As the story slowly progresses we learn that at birth each person on board has a wireless communication device implanted behind their left ear, basically acting as personal cellphones and locators. The society and culture aboard is an interesting one. Only 2,312 people live aboard the ship, only one language is spoken – they even use cuss words “frex(ing)” and “shite” – there are no variations of people – all have dark olive skin, dark brown hair and eyes – and absolutely no one worships – apparently all religions are simply fairy tales and myths from Sol-Earth. There is no school, each generation goes to Recorder Hall to learn before being let go to learn their occupation. The Elder is the youngest person on the ship – born after the newest generation and are not allowed to know who their parents are so they do not become biased, so instead they jump from family to family until the age of thirteen. Also, the society is all about population control. Contraceptives are infused in the water supply, then once it becomes time for the next generation to be born, they remove the contraceptives and replace them with hormones, thus leading to the Season a.k.a. mating season. People literally drop their drawers anywhere and start going at it all over the place and not just behind closed doors. Once the women become pregnant (within like 24 hours) they go to the doctor for an appointment, but are really unknowingly being injected with particular traits their society made need like mathematics, agriculture, science, etc to avoid incestuous genes from ruining them and creating a generation of idiots.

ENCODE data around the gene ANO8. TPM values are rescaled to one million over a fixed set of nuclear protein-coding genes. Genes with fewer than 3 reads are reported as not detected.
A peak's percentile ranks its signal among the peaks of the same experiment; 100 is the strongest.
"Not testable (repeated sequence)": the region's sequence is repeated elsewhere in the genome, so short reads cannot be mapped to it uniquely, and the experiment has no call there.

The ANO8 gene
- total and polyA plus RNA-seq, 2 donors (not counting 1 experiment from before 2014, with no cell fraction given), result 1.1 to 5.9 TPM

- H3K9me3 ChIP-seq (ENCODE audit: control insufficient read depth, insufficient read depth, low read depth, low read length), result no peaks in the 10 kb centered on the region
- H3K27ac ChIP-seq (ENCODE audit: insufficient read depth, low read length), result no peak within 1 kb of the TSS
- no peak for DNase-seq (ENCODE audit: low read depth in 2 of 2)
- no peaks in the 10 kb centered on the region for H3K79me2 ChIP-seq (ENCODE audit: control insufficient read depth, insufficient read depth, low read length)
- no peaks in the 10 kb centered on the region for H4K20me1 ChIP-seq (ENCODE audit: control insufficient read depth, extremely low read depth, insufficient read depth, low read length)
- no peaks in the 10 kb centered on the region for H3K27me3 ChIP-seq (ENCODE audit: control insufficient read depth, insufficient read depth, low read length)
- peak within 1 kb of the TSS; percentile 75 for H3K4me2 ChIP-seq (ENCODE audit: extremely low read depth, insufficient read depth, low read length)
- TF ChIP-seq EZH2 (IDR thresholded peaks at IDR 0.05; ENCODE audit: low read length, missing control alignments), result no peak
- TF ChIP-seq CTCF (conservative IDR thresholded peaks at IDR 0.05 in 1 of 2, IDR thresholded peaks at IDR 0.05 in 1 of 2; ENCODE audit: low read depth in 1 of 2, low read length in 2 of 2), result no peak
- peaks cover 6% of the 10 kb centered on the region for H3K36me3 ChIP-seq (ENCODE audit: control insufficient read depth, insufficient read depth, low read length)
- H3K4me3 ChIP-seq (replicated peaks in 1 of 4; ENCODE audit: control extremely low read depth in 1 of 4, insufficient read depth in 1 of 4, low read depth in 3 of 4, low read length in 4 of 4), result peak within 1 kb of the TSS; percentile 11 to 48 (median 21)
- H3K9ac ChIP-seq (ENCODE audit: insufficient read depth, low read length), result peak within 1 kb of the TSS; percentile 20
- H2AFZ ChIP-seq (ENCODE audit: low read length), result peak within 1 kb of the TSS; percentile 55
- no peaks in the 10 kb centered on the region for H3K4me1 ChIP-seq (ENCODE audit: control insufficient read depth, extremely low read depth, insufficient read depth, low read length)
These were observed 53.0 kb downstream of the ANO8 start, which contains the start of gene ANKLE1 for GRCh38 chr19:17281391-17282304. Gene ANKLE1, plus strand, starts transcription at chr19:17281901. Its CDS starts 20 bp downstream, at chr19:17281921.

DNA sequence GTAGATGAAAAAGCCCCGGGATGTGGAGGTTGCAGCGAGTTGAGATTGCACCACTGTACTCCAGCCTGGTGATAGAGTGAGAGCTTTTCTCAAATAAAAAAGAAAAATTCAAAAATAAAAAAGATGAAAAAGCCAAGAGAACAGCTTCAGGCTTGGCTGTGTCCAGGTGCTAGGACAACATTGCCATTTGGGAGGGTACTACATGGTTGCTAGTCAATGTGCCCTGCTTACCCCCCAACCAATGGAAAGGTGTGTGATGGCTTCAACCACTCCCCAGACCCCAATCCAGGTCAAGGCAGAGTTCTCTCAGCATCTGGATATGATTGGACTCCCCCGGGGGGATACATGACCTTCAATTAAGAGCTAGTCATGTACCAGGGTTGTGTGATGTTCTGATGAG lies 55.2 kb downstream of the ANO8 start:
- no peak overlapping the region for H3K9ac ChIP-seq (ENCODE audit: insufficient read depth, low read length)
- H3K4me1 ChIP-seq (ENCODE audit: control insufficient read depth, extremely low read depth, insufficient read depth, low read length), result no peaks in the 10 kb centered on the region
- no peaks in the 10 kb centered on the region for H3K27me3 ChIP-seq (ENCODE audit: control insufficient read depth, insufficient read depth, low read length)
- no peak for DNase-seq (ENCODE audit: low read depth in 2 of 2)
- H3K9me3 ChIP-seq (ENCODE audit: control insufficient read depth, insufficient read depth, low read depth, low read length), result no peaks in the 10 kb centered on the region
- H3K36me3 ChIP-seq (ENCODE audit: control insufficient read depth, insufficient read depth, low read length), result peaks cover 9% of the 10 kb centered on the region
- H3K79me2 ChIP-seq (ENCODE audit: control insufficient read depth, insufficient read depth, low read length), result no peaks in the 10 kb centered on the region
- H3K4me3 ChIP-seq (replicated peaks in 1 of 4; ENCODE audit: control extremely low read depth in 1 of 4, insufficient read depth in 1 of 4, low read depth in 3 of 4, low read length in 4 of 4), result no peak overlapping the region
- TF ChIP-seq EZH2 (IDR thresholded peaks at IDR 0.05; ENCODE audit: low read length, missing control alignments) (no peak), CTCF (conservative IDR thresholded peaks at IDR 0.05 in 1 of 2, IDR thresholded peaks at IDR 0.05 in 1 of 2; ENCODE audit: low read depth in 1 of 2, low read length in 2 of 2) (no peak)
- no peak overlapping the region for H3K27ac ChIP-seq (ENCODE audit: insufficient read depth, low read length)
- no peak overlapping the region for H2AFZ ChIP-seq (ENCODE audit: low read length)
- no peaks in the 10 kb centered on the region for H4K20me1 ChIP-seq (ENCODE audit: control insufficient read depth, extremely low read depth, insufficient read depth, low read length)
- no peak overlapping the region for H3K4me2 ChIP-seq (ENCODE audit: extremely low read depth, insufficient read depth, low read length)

The story focuses more on Elder until Amy is unplugged from her chamber and left to melt. Elder is a rebellious one. He enjoys a little chaos and he wishes this perfectly organized and obedient ship full of people would be a little different. After a little digging Elder discovers his way below the hospital to where the contingency chambers were. About this time, Amy thinks she is being woken finally after three hundred years, when she wakes up to Doc, Elder, and Eldest she learns that she was accidentally woken up fifty years early. Her parents are still frozen and the chances of her surviving if they refreeze her are slim to none. Eldest and Doc believe someone was trying to murder her, but not a clue as to why. Eldest also believes that she will disturb this peaceful, obedient society, and wishes to throw her out into space, instead he tells the entire ship she is simply a science experiment gone wrong and to completely ignore her.